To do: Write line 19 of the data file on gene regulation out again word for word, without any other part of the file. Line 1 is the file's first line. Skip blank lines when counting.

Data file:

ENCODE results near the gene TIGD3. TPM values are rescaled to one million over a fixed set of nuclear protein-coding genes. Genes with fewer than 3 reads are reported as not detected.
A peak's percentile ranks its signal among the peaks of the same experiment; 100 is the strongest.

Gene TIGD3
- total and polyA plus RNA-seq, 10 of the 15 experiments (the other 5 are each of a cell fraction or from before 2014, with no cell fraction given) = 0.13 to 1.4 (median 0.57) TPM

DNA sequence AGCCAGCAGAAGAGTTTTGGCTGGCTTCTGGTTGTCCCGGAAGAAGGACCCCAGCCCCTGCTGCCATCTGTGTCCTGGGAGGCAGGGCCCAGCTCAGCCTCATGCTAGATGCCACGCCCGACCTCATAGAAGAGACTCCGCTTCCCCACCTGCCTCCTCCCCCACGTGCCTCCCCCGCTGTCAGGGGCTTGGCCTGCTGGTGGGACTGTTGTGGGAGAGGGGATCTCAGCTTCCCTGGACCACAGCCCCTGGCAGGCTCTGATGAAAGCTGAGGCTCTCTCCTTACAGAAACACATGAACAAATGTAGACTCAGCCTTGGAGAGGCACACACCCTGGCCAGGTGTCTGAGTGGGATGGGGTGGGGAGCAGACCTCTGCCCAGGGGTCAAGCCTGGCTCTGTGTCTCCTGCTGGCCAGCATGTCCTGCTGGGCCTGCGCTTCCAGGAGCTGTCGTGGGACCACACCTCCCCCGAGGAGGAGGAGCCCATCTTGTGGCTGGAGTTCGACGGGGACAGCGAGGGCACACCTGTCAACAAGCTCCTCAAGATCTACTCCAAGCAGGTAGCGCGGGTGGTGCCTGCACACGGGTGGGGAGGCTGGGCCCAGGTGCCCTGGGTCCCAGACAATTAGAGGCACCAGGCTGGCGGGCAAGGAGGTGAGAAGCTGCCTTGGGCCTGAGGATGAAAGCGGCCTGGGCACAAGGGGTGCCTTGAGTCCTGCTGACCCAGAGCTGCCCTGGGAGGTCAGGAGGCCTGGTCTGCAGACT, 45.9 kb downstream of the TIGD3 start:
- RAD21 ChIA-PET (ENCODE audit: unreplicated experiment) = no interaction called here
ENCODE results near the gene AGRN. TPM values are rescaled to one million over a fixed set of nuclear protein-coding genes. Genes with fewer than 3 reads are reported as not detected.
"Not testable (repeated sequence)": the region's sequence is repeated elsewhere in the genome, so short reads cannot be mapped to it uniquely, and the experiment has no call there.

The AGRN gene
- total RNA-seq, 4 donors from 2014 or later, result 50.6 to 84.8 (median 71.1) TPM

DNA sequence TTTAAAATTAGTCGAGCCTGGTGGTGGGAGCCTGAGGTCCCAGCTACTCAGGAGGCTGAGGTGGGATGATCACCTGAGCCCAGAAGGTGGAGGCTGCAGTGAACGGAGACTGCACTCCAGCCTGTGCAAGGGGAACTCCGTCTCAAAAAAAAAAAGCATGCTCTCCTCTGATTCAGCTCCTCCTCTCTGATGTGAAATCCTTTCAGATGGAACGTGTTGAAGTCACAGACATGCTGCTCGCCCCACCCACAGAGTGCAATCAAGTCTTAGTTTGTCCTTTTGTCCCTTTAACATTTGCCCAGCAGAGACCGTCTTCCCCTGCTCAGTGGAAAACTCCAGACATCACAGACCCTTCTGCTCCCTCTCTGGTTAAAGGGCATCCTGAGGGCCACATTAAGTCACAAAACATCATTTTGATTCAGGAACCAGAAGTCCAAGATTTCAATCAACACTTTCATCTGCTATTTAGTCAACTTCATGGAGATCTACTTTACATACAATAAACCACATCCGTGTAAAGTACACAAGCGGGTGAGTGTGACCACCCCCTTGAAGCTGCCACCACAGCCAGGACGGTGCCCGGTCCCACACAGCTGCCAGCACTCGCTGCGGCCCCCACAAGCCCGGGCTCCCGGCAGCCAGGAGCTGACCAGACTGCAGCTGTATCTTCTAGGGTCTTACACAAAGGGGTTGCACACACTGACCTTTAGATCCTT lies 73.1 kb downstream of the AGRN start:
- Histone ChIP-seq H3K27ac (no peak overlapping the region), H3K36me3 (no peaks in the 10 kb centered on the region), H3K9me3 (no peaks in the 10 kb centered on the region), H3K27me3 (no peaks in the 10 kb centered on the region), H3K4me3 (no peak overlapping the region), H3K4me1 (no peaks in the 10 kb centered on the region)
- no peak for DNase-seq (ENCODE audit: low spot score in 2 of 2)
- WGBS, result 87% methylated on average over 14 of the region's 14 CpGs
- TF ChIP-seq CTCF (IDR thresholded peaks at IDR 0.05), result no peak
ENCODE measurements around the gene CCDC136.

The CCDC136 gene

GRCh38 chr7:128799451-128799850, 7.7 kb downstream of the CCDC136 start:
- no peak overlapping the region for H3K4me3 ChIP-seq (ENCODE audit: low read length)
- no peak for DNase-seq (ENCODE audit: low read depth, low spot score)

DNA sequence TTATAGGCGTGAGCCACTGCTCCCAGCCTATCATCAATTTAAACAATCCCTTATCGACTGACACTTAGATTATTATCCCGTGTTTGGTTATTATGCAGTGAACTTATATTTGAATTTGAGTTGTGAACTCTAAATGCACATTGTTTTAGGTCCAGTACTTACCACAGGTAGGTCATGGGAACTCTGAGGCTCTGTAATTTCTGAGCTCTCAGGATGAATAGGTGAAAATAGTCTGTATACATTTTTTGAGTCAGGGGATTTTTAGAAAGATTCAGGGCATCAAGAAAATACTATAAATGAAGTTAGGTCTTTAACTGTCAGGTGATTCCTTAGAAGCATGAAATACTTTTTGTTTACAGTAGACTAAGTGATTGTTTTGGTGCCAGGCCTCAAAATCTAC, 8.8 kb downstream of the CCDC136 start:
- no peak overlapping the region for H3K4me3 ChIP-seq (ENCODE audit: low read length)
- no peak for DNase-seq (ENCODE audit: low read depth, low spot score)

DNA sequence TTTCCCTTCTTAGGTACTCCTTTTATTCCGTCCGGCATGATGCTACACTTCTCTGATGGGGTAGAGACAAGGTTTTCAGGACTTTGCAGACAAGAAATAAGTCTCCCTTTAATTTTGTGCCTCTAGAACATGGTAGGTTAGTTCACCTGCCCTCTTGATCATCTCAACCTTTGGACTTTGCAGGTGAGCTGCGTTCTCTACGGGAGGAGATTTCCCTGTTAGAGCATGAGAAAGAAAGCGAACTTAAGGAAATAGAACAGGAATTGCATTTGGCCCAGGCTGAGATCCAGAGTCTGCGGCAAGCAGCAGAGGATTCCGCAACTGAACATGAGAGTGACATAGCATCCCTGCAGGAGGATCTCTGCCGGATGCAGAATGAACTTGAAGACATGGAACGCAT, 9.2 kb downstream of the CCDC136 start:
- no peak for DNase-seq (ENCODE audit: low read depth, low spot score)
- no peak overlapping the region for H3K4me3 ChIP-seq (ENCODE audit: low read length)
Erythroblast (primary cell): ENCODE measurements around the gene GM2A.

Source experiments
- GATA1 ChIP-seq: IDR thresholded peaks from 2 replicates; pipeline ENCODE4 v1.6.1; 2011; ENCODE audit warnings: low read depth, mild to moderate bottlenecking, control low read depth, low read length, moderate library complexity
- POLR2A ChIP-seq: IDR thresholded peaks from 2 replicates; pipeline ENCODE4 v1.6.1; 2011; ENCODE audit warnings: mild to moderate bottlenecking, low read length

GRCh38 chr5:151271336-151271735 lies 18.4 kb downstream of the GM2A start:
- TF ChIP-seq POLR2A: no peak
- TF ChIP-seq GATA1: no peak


- no peak overlapping the region for H3K4me3 ChIP-seq (ENCODE audit: low read length)